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Posted: May 3, 2012 9:50 p.m.

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Social Circle mulls raising gas rate 8 %

During a budget work session on Tuesday, the Social Circle city council debated whether or not it should increase gas rates for customers for the first time in about 10 years.

City Manager Doug White explained that the mild winter was to blame for the rate increase.

"Because of the mild winter, gas funds suffered mightily this year so we're looking at maybe as much as an eight percent increase in our gas rates for the coming year," White said.

The city council is also looking at increasing the sewer rate while the water rate would not increase.

For example, a $70 gas bill would increase to $75.60 next year, according to Councilmen Steve Shelton.

John Hewitt, the rate analyst for the city, stated that residential natural gas sales have seen a "substantial reduction."

"Our residential revenues are about $250,000 less than this time last year," Hewitt said. "That's where our profit margin is taking a huge hit."

After the unexpected loss of the residential natural gas revenue, the increase will be necessary to meet the city's current bond covenant requirements.

"It's going to be necessary, unfortunately, to adjust gas revenues in order to maintain the bond covenants...Without the increases, they will not be met," Hewitt said.

Social Circle Councilman David Keener was hesitant about the increase.

"I'm looking at customers out there who [are] homeless [and] jobless. The range goes all over the board and we're going to tell them we're going to charge them another eight percent? It's going to be difficult for some people to swallow and I might be one of those people to question whether we really need to do that or not," Keener said.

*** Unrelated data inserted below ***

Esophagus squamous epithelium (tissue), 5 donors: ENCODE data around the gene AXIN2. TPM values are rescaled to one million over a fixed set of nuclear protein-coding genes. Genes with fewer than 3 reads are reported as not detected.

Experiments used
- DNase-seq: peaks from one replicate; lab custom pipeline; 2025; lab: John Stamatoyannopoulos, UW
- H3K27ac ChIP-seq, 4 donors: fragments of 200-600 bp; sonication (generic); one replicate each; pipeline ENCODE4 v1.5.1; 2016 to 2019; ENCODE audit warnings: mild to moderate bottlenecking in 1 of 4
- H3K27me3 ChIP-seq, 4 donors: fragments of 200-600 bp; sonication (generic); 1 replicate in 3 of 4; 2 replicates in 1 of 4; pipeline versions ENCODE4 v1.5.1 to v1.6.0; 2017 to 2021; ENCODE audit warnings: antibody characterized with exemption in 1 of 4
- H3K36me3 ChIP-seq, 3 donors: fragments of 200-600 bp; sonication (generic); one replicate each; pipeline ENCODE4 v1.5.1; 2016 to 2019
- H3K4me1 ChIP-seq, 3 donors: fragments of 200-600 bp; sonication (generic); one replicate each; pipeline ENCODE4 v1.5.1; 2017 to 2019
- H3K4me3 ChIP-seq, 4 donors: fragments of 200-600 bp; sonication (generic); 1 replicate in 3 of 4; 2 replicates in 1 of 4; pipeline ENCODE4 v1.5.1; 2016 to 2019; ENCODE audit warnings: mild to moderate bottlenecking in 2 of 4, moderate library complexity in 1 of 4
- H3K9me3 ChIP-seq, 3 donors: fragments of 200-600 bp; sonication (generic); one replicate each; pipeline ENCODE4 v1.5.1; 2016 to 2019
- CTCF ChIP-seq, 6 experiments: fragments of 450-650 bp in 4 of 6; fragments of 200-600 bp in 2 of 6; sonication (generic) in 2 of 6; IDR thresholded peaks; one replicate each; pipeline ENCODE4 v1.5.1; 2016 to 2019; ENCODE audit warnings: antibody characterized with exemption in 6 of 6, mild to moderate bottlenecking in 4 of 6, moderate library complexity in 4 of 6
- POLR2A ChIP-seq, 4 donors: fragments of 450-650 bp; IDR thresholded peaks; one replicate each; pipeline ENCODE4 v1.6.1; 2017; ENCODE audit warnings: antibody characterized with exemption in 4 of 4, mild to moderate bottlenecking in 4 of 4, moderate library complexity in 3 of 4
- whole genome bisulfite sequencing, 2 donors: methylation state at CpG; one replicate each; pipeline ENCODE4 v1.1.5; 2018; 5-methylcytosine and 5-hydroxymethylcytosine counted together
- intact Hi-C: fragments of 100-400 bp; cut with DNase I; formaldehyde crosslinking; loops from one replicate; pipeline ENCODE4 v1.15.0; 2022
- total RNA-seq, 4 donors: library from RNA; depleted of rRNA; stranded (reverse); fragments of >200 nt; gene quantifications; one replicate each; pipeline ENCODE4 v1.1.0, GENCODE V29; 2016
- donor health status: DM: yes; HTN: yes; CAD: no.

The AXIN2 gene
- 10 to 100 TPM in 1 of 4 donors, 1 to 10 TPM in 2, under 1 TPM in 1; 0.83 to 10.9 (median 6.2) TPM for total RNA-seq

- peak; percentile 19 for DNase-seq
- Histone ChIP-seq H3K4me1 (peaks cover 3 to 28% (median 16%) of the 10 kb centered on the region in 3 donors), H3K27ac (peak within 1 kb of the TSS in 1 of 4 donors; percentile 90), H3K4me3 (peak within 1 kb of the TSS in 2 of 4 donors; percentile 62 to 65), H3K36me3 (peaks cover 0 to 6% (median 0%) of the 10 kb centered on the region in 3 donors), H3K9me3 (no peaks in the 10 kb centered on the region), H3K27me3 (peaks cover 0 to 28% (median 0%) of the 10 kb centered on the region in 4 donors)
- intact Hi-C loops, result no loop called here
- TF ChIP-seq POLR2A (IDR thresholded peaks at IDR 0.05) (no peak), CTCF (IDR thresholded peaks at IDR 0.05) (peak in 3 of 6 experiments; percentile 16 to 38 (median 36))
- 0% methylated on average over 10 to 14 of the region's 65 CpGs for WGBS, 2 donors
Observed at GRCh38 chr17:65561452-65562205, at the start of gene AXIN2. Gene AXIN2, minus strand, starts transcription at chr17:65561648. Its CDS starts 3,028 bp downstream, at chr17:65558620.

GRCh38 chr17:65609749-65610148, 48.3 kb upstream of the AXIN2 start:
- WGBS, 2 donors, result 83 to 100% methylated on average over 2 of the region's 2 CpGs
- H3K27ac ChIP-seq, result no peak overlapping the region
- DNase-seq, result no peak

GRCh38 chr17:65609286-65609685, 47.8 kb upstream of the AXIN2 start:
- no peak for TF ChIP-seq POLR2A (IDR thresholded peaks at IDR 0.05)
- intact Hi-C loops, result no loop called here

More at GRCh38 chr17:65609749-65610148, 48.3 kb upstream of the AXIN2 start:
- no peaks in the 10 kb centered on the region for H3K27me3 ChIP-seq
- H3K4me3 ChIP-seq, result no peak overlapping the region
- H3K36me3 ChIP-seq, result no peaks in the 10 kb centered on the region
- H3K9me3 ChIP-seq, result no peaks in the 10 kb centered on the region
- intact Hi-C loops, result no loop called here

Keener suggested that the council find some money to transfer to subsidize the gas revenues in hopes of decreasing the raise.

Hewitt advised the council to consider it, but to be aware of the consequences of subsidizing the gas revenue with other funds.

"To the extent that you have unspoken-for-reserves, I don't know that there is any law that says you can't subsidize your revenues with your reserves," Hewitt said. "That would be a question you got to ask yourself. Once you do that, that money's gone. You ain't going to get it back."

Hewitt also said that with an approximate $200,000 gas revenue shortfall to make up for it would be difficult to shift other numbers around to cover it.

While the increase will make up for the lack of residential sales, the increase will apply to all customers - residential and commercial.

Social Circle Mayor Hal Dally said that while it was unfortunate that the gas rate would have to be increased, the city will still be able to offer a comparatively low rate to other gas marketers in the area.

"We're still competitive. Not too many people beat us," Dally said. "There [are] only 20 gas marketers around here. We're at the bottom three and we're only pennies apart from the bottom two."

Typically, gas revenues have been used to subsidize water and sewer rates in the past said White and Hewitt.

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